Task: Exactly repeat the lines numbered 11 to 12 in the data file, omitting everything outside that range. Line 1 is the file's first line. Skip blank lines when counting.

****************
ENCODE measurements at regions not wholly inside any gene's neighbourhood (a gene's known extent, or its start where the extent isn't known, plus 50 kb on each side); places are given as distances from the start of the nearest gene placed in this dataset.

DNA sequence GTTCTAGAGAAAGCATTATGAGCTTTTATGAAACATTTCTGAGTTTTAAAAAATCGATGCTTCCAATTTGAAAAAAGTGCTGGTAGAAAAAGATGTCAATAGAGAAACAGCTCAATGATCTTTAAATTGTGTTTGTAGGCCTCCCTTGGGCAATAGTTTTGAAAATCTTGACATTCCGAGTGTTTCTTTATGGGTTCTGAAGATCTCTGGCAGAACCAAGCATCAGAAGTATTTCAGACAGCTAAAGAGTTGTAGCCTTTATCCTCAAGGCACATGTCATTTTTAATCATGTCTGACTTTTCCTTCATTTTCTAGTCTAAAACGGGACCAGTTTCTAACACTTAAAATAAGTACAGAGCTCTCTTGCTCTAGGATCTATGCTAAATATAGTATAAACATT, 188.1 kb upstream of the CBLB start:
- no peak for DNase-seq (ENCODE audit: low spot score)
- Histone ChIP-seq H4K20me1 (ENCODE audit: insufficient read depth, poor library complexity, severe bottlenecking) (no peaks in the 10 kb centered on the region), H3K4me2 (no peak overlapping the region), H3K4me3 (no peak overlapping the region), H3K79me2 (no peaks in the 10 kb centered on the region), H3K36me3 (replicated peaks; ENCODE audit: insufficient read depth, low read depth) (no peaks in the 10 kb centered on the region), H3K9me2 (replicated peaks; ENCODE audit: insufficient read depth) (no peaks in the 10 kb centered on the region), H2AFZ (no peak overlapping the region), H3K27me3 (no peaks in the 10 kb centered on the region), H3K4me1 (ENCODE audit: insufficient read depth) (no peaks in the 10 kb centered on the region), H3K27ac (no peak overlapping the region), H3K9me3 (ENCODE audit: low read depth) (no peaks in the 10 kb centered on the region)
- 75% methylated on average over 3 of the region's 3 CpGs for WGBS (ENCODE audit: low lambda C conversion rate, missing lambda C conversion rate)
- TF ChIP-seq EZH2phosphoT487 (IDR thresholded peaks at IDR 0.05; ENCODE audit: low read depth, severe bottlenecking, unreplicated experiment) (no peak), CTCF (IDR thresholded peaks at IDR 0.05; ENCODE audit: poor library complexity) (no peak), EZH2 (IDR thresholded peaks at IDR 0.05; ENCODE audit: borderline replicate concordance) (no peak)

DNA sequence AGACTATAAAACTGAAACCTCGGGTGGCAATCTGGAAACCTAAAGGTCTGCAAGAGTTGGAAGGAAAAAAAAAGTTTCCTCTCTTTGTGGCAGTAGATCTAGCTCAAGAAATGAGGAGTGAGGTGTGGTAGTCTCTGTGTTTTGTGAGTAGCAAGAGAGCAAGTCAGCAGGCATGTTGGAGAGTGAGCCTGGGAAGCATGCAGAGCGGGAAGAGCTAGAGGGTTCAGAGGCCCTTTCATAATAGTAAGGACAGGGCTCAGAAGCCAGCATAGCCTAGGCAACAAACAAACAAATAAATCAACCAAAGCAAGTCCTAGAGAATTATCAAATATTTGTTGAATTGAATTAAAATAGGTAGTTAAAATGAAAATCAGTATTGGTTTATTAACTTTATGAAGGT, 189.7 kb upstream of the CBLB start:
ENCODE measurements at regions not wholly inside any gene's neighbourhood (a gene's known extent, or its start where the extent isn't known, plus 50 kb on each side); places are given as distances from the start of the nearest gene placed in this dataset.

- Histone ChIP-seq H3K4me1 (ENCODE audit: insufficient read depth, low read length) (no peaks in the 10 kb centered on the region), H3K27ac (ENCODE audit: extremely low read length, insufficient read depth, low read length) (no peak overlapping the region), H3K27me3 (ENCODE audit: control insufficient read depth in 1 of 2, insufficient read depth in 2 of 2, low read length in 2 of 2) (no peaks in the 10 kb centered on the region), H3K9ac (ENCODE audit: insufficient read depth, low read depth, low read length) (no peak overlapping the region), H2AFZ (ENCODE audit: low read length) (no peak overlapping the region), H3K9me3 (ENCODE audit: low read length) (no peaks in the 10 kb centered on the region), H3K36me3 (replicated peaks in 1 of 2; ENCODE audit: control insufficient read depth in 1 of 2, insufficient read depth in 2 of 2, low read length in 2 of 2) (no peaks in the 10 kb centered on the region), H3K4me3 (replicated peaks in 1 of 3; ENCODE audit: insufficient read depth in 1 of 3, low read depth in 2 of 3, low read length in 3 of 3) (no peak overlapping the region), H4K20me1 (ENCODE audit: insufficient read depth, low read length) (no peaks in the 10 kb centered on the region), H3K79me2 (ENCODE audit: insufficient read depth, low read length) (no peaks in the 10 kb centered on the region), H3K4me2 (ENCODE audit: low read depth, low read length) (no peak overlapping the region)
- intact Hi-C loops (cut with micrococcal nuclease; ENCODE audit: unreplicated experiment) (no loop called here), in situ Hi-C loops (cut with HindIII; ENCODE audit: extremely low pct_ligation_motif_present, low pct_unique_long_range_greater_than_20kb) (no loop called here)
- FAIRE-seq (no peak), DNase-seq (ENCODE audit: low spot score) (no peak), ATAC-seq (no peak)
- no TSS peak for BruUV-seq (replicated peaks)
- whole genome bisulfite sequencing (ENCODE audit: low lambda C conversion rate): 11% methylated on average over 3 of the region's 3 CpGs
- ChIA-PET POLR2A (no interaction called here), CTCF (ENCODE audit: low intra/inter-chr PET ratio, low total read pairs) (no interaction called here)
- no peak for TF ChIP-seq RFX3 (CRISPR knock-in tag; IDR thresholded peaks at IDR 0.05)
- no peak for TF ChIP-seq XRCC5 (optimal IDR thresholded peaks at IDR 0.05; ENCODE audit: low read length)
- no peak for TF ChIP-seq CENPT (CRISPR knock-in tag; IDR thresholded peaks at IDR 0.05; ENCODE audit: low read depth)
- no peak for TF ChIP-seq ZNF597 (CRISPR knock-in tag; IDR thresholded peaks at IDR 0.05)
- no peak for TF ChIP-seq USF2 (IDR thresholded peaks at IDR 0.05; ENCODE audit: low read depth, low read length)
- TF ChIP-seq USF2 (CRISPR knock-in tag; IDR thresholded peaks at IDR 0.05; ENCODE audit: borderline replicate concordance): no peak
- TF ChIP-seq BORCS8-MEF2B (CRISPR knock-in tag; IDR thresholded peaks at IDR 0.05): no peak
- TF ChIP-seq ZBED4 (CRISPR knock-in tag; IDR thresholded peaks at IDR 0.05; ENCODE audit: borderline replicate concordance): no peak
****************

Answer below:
- FAIRE-seq (no peak), DNase-seq (ENCODE audit: low spot score) (no peak), ATAC-seq (no peak)
- no TSS peak for BruUV-seq (replicated peaks)